Not your father’s B-52

b52dtmo.jpgWell, maybe it is, actually. But the Stratofortress continues to fly high, more than five decades after its introduction, thanks to continual upgrades. The latest is a new $8.6 million avionics system.

A B-52 from Barksdale Air Force Base, La., was launched with Boeing’s prototype integrated weapons interface unit that allowed the bomber to release, for the first time, eight 2,000 pound joint-direct attack munitions from the internal bomb bay. The test took place at the Utah Test and Training Range.

The unit was developed by Boeing during a two-year sustainment program aimed at replacing the four aging line replaceable units currently carried in the B-52. The June 14 demonstration showed that the prototype interface unit, when fully developed and qualified for production, is capable of replacing the existing replaceable units and as a result, extending the combat role of the B-52.

The test sortie also demonstrated the B-52’s capability to increase the number of JDAM weapons the B-52 can carry from 12 to 20, an increase of 60 percent. There is no existing program to formally pursue this capability, however, the demonstration allowed proof of the concept and provides future risk reduction.

These planes remain workhorses, and there’s no end in sight. The newer B-1B Lancer and B-2 Spirit bombers, while both have served well, are not available in the numbers that today’s wars require while simultaneously maintaining a strong deterrent force. And since America’s current crop of enemies are without air forces or even modern air defense systems, the big lumbering B-52s (affectionately called BUFF for “Big Ugly Fat, um, Fellow”) can continue to make great contributions.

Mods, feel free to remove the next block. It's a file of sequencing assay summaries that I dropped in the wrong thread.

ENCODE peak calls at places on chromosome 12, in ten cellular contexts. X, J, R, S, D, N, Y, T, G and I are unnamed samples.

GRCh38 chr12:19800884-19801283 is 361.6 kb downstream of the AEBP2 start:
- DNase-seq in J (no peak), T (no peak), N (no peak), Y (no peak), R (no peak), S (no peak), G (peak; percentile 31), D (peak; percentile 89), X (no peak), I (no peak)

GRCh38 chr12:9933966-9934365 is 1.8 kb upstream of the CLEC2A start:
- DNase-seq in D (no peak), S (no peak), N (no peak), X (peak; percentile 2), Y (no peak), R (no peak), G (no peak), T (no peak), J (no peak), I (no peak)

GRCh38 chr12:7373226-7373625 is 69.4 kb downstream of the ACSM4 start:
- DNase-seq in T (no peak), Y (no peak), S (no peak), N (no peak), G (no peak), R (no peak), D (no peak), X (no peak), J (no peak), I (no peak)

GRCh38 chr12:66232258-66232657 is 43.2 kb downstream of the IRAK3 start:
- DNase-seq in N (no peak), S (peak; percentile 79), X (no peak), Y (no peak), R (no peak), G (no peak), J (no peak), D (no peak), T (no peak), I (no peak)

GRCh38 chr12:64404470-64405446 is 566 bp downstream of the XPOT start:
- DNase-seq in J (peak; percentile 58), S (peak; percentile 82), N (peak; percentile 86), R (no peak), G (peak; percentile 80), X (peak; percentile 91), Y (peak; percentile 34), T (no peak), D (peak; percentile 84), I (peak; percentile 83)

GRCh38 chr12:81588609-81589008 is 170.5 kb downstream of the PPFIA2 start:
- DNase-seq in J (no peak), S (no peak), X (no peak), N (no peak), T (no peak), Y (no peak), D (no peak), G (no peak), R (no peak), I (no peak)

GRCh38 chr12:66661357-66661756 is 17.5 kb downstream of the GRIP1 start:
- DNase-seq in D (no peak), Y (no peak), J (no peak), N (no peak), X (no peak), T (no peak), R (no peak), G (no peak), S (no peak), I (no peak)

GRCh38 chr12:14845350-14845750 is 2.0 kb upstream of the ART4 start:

That’s just as well, since the operating cost of the newer planes and the per-unit price tag means that there won’t be more rolling off the assembly line any time soon. The next heavy bomber isn’t scheduled to be introduced until around 2040.

The current fleet of heavy bombers is expected to serve until the middle of the century, with the B-52s around until the 2030s. At peace, that might have been reachable. But the war has already put a heavy load on the planes and to count on them to hold up for fifty more years is probably a bit over-optimistic. The B-52s, being both the oldest and currently the most-used, will obviously wear out first. Their upper wing surface is the limiting factor.

In related news, the Royal Air Force is looking at converting some of its Nimrod reconnaissance planes into long-range bombers. This would give Britain the capability to send missile-armed planes to trouble spots far more quickly than ships could be deployed. The RAF hasn’t had a long-range bomber since the Vulcan was retired shortly after the Falklands War in the early 1980s.

These old, slow planes keep chugging along. And they’ll continue to do so as long as they don’t have to go up against a top-line opponent. Cruise missiles, advanced electronics, and GPS-guided bombs have made deadly weapons out of old airframes. Now if we can just keep them in the air.

NOTE: This has been cross-posted at DefenseTech, where I will be subbing for the vacationing Noah Shachtman next week along with Jason the Armchair Generalist. If that isn’t cool, I don’t know what is.